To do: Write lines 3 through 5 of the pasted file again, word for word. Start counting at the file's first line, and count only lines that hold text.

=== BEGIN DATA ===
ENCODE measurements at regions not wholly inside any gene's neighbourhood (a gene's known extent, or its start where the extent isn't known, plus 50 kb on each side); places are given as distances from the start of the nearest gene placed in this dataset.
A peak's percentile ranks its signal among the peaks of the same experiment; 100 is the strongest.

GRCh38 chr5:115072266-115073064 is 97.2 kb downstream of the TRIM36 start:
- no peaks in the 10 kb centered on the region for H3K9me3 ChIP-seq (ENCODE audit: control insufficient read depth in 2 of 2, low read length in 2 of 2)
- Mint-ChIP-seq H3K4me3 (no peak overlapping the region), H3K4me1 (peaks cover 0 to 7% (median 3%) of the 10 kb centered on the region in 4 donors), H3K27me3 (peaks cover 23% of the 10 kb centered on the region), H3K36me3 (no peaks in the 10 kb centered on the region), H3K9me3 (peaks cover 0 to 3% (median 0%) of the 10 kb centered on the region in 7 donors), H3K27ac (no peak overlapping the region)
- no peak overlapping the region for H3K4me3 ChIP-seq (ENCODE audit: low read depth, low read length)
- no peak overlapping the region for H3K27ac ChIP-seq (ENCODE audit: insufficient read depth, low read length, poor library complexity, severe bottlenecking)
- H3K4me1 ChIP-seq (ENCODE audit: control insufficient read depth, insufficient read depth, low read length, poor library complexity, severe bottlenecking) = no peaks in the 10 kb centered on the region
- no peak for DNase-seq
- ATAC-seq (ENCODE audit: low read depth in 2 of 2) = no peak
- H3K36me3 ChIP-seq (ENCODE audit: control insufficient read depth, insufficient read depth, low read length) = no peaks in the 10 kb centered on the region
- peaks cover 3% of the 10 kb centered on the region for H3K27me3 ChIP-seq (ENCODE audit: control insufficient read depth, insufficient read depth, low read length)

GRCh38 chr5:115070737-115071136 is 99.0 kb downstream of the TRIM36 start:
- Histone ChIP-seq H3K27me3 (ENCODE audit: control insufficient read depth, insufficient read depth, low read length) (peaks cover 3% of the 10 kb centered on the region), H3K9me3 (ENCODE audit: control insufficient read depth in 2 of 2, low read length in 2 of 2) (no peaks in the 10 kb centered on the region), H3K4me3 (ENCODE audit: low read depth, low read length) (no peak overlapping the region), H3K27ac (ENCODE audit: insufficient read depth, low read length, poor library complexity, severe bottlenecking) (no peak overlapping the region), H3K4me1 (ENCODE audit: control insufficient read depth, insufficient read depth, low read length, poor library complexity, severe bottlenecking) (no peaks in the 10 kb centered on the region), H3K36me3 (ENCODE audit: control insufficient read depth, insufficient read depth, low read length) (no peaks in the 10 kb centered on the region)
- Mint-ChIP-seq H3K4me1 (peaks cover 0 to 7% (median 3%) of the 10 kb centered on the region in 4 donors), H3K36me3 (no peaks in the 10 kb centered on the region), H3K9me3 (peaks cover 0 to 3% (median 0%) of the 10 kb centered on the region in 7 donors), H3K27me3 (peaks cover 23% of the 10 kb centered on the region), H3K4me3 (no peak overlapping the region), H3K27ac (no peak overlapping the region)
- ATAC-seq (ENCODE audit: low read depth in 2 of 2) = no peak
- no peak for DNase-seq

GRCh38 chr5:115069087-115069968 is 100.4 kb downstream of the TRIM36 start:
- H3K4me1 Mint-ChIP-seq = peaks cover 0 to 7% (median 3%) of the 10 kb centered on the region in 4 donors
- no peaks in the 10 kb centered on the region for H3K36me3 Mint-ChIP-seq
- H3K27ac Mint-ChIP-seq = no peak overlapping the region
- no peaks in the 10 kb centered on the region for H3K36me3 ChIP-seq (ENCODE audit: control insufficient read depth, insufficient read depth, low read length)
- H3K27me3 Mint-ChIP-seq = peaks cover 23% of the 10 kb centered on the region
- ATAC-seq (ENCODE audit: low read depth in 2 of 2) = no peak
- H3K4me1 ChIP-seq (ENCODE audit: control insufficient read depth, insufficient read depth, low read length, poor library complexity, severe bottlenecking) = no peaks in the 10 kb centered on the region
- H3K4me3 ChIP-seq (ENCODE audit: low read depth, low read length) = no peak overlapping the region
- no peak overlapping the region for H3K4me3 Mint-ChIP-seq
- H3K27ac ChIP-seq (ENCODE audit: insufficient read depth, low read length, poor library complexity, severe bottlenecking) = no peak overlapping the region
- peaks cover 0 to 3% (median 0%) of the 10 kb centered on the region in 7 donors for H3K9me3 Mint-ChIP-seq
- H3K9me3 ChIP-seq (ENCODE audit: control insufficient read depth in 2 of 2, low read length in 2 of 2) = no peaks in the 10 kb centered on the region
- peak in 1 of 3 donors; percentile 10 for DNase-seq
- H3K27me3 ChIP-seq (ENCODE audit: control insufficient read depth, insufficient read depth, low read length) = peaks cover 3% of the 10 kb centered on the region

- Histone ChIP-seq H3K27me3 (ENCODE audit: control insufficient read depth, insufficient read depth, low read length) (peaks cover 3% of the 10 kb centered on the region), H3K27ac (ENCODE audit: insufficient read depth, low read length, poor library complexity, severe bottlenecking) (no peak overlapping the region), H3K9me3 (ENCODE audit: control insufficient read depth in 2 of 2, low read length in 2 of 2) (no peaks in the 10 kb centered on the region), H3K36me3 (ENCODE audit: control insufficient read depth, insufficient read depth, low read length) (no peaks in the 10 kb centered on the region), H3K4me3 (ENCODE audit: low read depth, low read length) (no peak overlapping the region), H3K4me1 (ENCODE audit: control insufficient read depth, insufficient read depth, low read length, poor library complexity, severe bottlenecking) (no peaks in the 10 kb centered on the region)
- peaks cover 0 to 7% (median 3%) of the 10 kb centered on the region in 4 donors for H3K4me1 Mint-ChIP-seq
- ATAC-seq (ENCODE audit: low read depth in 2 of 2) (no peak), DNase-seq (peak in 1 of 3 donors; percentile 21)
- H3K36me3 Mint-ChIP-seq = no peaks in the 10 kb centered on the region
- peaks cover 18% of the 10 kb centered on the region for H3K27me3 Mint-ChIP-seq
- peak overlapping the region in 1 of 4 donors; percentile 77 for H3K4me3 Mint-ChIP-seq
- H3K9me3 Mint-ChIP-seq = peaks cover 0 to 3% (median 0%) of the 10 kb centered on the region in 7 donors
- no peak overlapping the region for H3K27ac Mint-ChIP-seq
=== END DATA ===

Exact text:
GRCh38 chr5:115072266-115073064 is 97.2 kb downstream of the TRIM36 start:
- no peaks in the 10 kb centered on the region for H3K9me3 ChIP-seq (ENCODE audit: control insufficient read depth in 2 of 2, low read length in 2 of 2)
- Mint-ChIP-seq H3K4me3 (no peak overlapping the region), H3K4me1 (peaks cover 0 to 7% (median 3%) of the 10 kb centered on the region in 4 donors), H3K27me3 (peaks cover 23% of the 10 kb centered on the region), H3K36me3 (no peaks in the 10 kb centered on the region), H3K9me3 (peaks cover 0 to 3% (median 0%) of the 10 kb centered on the region in 7 donors), H3K27ac (no peak overlapping the region)